The vocals and guitar are so perfectly meshed on tunes like “The List” and “I Will Not Forget This Place” that it called up thoughts of Justin Townes Earle and Johnny Flynn. Those songwriters have a much more modern-folk flair to their sound, but their clarity and tightness of songwriting is echoed in Hubbard’s tunes. Hubbard’s tunes are beautiful, powerful and often seemingly effortless: the sparse “I Will Not Forget This Place” moves with a sprightly ease while still carrying dramatic heft. It’s a rare songwriter that can pull off that trick. If you’re a fan of strong, emotional songwriting that doesn’t call attention to itself, you should check out Hubbard’s Living in the Heartland.
I love a good pop song. I know it makes me uncool that I’m a big fan of Train’s “Hey Soul Sister,” BUT WHATEVER Y’ALL. UKULELE POWER. JD Eicher and the Goodnights know the value of pop songs. Eicher and his crew fit squarely in the adult alternative pop genre (which I shorthand as the Matt Nathanson/John Mayer sound). And they’re awesome at it on Into Place. Tunes like “You’ve Got a Lot of Growing Up To Do” and “I’d Like To Get To Know You” are perky, poppy tunes with excellent melodies, memorable lyrics, and fun choruses that you can’t help but sing along with. It’s perfect summer music.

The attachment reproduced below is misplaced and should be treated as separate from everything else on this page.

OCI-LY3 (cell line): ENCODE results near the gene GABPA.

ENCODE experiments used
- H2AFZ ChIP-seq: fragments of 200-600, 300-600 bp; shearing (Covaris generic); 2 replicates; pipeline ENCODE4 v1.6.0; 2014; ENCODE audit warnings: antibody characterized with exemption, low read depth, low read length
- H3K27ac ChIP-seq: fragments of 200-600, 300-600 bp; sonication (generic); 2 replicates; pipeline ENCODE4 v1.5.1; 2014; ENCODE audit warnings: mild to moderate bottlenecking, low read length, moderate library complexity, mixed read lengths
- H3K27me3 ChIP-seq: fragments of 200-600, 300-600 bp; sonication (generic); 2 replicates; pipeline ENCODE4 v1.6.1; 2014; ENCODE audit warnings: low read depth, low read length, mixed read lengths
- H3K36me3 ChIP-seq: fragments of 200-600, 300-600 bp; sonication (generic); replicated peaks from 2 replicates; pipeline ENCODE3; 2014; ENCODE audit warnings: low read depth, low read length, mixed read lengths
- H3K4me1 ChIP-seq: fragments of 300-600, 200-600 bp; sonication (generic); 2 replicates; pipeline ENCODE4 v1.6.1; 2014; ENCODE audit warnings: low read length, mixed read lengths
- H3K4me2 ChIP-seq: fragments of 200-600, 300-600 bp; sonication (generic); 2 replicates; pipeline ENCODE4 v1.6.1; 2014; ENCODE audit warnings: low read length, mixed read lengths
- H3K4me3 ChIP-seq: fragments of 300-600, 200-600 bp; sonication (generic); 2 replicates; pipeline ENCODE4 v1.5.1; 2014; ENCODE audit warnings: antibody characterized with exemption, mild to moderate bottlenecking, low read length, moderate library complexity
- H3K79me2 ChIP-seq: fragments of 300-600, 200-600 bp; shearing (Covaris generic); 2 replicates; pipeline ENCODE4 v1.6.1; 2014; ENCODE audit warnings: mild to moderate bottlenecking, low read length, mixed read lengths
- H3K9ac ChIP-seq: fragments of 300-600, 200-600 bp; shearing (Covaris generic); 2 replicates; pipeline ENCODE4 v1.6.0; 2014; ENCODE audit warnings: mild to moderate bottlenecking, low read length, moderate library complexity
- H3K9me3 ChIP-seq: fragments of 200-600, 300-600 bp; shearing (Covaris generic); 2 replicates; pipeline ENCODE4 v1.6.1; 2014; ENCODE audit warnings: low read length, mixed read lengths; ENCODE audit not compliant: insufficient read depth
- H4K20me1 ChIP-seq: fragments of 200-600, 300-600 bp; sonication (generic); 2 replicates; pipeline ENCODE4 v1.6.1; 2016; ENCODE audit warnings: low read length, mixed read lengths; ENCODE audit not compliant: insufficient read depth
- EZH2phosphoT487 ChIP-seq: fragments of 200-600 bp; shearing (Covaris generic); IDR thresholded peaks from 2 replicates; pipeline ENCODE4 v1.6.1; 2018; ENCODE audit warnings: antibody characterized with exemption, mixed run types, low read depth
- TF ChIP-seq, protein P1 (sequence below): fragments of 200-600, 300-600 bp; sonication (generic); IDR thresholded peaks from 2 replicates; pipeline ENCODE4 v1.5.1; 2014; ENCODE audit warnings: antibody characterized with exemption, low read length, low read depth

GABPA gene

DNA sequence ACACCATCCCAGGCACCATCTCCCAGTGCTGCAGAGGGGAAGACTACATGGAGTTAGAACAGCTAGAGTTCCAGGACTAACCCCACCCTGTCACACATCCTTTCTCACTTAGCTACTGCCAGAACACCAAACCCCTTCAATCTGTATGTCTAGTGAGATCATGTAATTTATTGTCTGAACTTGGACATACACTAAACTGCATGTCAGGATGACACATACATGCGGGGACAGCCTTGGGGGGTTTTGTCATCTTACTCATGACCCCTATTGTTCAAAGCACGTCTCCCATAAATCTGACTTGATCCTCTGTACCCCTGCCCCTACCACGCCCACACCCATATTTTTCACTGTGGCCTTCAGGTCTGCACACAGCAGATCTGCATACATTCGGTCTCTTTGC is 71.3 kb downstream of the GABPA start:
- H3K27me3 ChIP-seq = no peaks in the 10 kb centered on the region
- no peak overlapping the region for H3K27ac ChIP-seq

There are some heavier moments: “People” pulls the heartstrings in a Goo Goo Dolls sort of way, “Oh My God” is a pensive piano rumination, and “Edgar Greene’s Time Machines” tells a long story to make a point about the way history and us intersect. The best tune on the album, though, combines the excellent pop songwriting chops with the heavier musings. “Aaron” brings in some banjo and clapping, moving the melodic center a little more toward Mumford/Lumineers territory. The tune is basically an audio version of Nick Hornsby’s High Fidelity: it looks at our relationship to sad songs through the lens of one musician. “I don’t like sad songs, they just seem to write me,” the narrator shrugs before blasting off into a monster that should be all over radio right now. It’s far and away the best display of songwriting on the album, and I’ve had “Aaron” on repeat for several weeks. It’s just excellent.
If you’re into a good pop song, Into Place by JD Eicher and the Goodnights should be on your iPod. That’s all there is to it.